2014/01/27 14:00 Ralph LaBarge, “CubeSat — An Agile System Architecture”, Agile Systems and Systems Engineering Working Group
Ralph LaBarge (John Hopkins University Applied Physics Laboratory) with the Agile Systems and SE WG commentary to improve the quality of working paper to be submitted to the July issue of INCOSE Insight
This digest was created in real-time during the meeting, based on the speaker’s presentation(s) and comments from the audience. The content should not be viewed as an official transcript of the meeting, but only as an interpretation by a single individual. Lapses, grammatical errors, and typing mistakes may not have been corrected. Questions about content should be directed to the originator. The digest has been made available for purposes of scholarship, posted by David Ing.
INCOSE International Workshop 2014, Torrance, California
Review articles are at:
Joint paper with of Rick Dove with Ralph LaBarge
Rick Dove presenting Ralph LaBarge slides
Cubesat is form factor:
- e.g. 10 cm squares
- Small satellite thought to be interesting, as often empty space on a launch vehicle going up, but want to take advantage in a generic way so that others could take advantage of it
- Excess baggage
- Standard interfaces to power, onboard launch bay infrastructure, way to be deployed so that launch vehicles can deal with them
- Many different launch vehicles are outfitted: initially directed as university research environments, where you get “free” launch
Many different launch vehicles are outfitted: initially directed as university research environments, where you get “free” launch
- Since then, used by non-university organizations
What is an agile system architecture?
- Once you have an architecture, these are principles that you can flesh out, and take advantage of agility
- Passive infrastructure: rules and standards of interoperability, e.g. plug and unplug — where constraints are important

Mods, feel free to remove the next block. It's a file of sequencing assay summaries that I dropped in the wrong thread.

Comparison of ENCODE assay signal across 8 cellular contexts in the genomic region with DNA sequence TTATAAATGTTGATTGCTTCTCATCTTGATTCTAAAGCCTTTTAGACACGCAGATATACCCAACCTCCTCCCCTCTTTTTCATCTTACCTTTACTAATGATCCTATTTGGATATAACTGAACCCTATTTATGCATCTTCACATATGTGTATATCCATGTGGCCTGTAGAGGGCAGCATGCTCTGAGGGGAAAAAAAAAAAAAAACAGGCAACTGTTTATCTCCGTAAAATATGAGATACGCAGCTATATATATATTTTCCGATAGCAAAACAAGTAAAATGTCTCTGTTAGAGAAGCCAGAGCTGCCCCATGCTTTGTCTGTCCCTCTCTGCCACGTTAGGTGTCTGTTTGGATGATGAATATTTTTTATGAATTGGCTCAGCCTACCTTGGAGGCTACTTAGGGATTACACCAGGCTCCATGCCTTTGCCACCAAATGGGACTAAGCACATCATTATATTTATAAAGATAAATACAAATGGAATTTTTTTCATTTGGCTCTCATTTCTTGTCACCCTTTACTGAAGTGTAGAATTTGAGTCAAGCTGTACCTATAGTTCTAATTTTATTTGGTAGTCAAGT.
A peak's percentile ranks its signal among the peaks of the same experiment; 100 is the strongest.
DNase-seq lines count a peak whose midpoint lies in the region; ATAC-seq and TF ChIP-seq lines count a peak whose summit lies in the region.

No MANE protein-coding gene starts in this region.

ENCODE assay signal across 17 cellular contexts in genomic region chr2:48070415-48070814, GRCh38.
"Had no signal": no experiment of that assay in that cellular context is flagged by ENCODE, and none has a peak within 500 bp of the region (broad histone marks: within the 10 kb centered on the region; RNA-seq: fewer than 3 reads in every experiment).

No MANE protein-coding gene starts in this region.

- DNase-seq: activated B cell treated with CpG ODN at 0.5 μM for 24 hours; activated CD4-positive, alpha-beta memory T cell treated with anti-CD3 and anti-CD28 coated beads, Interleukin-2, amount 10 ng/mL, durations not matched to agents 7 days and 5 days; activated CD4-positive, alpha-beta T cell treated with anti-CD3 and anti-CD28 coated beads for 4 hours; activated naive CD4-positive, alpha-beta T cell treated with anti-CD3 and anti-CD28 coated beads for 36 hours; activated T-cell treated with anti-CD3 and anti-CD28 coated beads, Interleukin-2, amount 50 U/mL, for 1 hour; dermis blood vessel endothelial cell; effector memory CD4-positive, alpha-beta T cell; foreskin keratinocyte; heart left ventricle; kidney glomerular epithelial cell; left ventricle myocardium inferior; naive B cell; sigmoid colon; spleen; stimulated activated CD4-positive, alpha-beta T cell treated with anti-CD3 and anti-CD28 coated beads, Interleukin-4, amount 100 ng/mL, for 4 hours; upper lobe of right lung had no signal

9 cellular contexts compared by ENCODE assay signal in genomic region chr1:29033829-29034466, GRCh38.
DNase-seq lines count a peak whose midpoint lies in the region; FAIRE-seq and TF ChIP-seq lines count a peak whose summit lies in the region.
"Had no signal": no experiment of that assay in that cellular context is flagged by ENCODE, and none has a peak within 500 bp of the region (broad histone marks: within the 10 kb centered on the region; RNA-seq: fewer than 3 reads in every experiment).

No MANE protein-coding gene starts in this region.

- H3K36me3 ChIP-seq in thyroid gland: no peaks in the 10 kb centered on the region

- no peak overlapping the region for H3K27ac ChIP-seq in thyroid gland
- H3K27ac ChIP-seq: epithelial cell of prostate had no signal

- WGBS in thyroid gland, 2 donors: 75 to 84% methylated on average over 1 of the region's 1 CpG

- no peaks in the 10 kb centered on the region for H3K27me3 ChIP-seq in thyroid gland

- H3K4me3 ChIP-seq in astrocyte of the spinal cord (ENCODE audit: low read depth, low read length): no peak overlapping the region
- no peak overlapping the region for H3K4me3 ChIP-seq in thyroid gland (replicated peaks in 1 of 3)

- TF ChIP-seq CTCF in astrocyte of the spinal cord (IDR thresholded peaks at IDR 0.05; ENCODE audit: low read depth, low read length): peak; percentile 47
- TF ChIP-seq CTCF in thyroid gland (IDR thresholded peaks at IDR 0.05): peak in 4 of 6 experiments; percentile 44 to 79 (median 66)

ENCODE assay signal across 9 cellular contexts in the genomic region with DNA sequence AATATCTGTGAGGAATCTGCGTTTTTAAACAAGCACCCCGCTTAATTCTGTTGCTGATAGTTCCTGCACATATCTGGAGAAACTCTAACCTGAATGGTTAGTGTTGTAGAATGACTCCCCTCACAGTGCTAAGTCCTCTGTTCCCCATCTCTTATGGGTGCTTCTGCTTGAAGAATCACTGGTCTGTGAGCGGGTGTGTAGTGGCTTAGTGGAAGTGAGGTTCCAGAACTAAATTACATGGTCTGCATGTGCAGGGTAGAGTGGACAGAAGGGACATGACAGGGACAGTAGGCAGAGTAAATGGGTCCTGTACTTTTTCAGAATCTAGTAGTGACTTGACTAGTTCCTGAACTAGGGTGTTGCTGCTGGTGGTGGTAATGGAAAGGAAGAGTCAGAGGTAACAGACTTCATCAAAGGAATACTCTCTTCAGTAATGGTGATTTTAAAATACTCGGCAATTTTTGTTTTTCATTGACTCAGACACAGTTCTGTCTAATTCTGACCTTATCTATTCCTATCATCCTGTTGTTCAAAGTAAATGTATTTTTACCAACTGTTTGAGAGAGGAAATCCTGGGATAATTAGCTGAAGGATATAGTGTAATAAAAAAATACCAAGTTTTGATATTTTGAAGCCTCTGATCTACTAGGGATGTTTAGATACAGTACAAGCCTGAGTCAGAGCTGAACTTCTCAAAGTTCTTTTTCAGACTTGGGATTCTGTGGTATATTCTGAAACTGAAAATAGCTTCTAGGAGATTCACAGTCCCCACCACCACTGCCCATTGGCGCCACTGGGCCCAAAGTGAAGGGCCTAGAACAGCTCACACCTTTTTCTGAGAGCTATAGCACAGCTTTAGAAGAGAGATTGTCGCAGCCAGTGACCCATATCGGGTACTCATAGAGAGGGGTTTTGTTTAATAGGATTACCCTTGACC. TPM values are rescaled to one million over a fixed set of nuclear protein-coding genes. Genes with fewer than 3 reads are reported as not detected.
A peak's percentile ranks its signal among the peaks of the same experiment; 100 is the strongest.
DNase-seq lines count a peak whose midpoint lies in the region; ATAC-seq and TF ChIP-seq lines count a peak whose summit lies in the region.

- Active infrastructure
Yes, it’s modular architecture, but there are challenges for agility
- Lose a piece, and you don’t have a system
Active infrastructure: recognition that deploying and agile systems and walking away from it, it will never be as agile again, because there’s no one maintaining the system
- Means infrastructure can evolve, and someone is responsible to ensuring that it can evolve
- Often in job, the usual response is “no”, you can’t get around the rule
- However, sometimes the current infrastructure isn’t right
- Who assembles the system of the moment, when the components are available (as Hillary says, composable) as system assembler
- In a agile system environment, need to know who is responsible
Responsibility for the nature of the module itself
1. Do we have the modules we need today for today’s situation:
- New things are in pool, in advance of need: will be available before disaster happens
2. Modular readiness: may have a lot of interesting modules, but then when someone last returned it, was it rusty so that it can’t be used?
- A lot of junk in inventory pools
Agile architecture pattern diagram
- 3 depictions of 3 types of Cubesats, left to right (older to newer)
- Left side basic cube
- Centre: cube x 3
- Right side: more recent, has same centre packaging capability, but new capabilities added to infrastructural packaging, so could do antennas
Ralph took a narrow view of agile architecture, so says it’s an agile architecture.
- In paper, took a larger view of how JPL used the architecture
- JPL doesn’t use agile term, aware of Scrum, but used “scrum master” as sheriff, to get people out of the software mindset
- JPL has written about this, Dove and LaBarge says it’s agile-like
Advice to Ralph?
Comment: Used Dove work out of Stevens to flesh out this article. Useful to see application of architecture, even use in words like “scalable”. Could consider putting into introduction. Yes, say it’s an agile architecture, but then say this follows a specific meaning for agile.